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Very true. PCI-e devices seem to be far more common in every store I've been in lately

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News:
As far as we're concerned, PCI can't die quickly enough.

But I've got 3 PCI wireless cards!Tongue Tied

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Anybody thinking raid 0 on a Single slot SSD on a PCI X slot. This is something I would toss my motherboard out the window for. USB 3.0 eh not so much.

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On a PCI X or PCI-Express? The fastest PCI-X HDD controller card I'm aware of was a 133MHz, 64-bit controller. I had one and an accompanying motherboard, but fast as it was, that's still just 1.06GB/s of bandwidth.

Also, remember the other drawback of PCI-X. If a PCI-X slot shares bandwidth with a PCI slot and the PCI slot is running a 32-bit card, the PCI-X slot was automatically constrained to 33MHz as well. The only solution to that was to buy a motherboard that used multiple PCI controllers.

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As far as I am concerned this is a good thing. I also am much more satisfied with the performance of peripherals on a USB3 or a E-SATA outlet. The advantages of USB 3 is it is completely backwards compatible. As for PCI I use nothing in my PCI slots everything is PCI Express. The bandwidth on the boards and with the equipment it connects is so more advantageous than PCI that I see no point in the protocol anymore.

The main thing here is the bandwidth as well as the limitations of PCI. As processors become more and more multi core, and we have memory that is faster and faster the limitation drags everything backwards. The bandwidth advantages of PCI express are 6 to 8 times the amount of PCI. So PCI is needed no more at least in my eyes. Anyone using PCI components that could replace them with PCI Express ones would therefore gain from the upgrade.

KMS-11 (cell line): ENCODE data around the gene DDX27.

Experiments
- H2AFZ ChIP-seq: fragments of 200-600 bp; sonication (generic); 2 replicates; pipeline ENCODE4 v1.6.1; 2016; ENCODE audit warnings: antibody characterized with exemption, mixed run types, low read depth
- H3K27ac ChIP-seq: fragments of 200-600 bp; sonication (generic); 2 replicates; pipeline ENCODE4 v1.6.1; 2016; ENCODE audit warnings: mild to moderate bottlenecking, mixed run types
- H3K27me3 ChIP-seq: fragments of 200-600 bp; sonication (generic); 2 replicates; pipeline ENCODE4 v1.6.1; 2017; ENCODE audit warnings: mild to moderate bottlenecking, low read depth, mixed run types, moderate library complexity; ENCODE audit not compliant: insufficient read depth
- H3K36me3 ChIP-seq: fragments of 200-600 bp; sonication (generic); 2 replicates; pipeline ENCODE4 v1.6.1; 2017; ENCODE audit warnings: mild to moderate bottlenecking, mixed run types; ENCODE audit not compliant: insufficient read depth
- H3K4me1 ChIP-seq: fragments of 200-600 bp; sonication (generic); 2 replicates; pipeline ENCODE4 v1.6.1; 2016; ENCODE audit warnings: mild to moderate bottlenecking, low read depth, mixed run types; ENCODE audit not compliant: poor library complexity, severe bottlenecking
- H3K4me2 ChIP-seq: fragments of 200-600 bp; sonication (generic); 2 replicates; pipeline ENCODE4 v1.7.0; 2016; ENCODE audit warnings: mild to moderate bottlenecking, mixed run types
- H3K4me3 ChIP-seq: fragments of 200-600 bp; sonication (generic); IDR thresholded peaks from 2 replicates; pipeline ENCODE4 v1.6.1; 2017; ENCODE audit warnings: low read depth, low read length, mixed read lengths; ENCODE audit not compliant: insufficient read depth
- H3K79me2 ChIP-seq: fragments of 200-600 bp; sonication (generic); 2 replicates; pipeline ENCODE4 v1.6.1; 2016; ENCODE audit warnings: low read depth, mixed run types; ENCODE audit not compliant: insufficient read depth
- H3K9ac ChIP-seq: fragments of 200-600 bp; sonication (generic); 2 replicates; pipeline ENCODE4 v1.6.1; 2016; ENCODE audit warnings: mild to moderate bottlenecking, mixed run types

The saying time is money is very relative to society currently as it is basically the state of all these advances in technology. The more you can get done in the least amount of time thanks to these upgrades is the value of it all. Of course as fast as everything moves today equipment wise keeping up can be a pricey undertaking. So you have to choose the right components and peripherals.

Either way PCI to me is a dead outlet, and therefore wasted space. Which is just that nothing more than a waste, not to mention the energy advantages of PCI Express and components which use it.

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Joel, I think MrBrownSound meant PCIe. I run into a lot of people who abbreviate it PCIx, mostly out of the onomatopoeia. We run into the same problem with SATA 6G: some people call it SATA 3, confusing it with the still-current SATA 3G (SATA II). Personally I think we should just all go to Cro-Magnon pictograms: PCI Express would be a group of hunters on a hill, then spears flying downward, then an ox. PCI-X, on the other hand, would be a group of hunters, the sun rising above a hillock, then a flowering plant near a river. Much simpler.

As the article mentioned, any motherboard manufacturer worth its salt would provide some legacy support; heck, they still include floppy disk and PATA connectors. But shuffling it off to a subsidiary place on the mainboard would provide the impetus for peripheral manufacturers to retool and produce PCIe x1 versions of their PCI cards. So, all in all, I think it's a good move on Intel's part-- even though it makes my state-of-the-art system just a little more obsolete.

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Clemsnide: I think your idea for Cavemangrams is fabulous. I hereby declare this concept to be "HotHardware Approved"

*attaches gold star*

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The other nice thing about getting rid of PCI (hopping back on topic) is eliminating latency. One of the not-so-fun issues with the bus is that multiple devices have to wait their turn. Since PCIe is a point-to-point topology, there's no such restriction.

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Not to mention, PCI Sig Express will announce PCI-E 3.0 by mid 2011.